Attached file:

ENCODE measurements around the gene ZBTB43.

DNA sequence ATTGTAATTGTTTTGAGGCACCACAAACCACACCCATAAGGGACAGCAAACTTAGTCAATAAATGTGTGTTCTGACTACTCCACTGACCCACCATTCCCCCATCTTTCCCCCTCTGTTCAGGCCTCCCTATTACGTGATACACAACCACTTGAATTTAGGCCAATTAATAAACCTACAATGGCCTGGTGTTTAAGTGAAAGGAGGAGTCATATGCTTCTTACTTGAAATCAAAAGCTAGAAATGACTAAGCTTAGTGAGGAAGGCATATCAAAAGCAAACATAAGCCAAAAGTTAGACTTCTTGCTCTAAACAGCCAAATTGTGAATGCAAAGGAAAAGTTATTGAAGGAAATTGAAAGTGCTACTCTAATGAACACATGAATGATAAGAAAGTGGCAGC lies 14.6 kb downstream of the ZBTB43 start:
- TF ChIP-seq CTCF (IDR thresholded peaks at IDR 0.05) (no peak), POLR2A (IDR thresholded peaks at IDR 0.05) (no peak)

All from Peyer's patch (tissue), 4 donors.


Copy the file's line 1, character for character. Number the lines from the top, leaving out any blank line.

ENCODE measurements around the gene ZBTB43.